Keen was chair of the 33-person national committee that formulated the new standard. He says one of the standard’s most noteworthy features is its requirement for single-patient rooms, especially to curb acquired infections for patients coming in for treatment.

Single-patient rooms have been found to help cut down on the spread of infections in hospitals, which is a common problem, Keen says. According to CSA, 220,000 people every year acquire infections while visiting or staying in healthcare facilities in Canada.

“The standard we have put in place is an attempt to provide a better environment for patient care to happen [and] to enhance efficiency, safety and other physical environment issues but there certainly is a demand out there in the industry for evidence when it comes to these standards,” Keen told Engineering Dimensions. “One of the things that came in when we did Z8000 was to move to 100 per cent single-patient room for in-patients, and that is a real departure. Many of our facilities in Canada maybe averaged 20 per cent single-patient rooms. We did a research project last year at CSA that we are just in the process of finalizing. What we are finding is that the design aspect has had a huge impact on reducing the number of hospital acquired infections.”

Keen is pleased to note that hospital acquired infections seem to be on the decline since the Z8000 standard was released. “There is another area that I think we need to continue to work as engineers in healthcare and that’s in doing studies on the impact of design, and process design for that matter, on the outcomes for patients,” Keen adds. “We can study what works and what doesn’t work and how can we translate what does work into our future designs.”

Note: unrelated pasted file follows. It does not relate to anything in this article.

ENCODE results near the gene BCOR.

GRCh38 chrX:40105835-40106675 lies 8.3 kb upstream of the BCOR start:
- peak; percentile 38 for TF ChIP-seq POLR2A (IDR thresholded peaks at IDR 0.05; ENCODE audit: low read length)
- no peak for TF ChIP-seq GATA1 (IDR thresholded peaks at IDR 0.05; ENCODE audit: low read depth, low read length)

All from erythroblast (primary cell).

Much of Keen’s healthcare-related engineering work involves older hospital infrastructure that often must be retrofitted to comply with modernized standards. It’s similar in a way to the work of engineer Lisa Nagel, P.Eng., manager, infrastructure renewal at the University Health Network (UHN), an organization overseeing the operations for four Toronto area teaching hospitals.

“The renewal we deal with involves reviewing the building systems, electrical, mechanical and the entire building envelope,” says Nagel.

Nagel, who worked for 16 years in healthcare design at HH Angus in Toronto prior to joining the UHN, says a key work area for healthcare engineers today involves planning to determine when infrastructure will reach the end of its useful service life and require replacement in order to continue to serve patients’ needs into the future.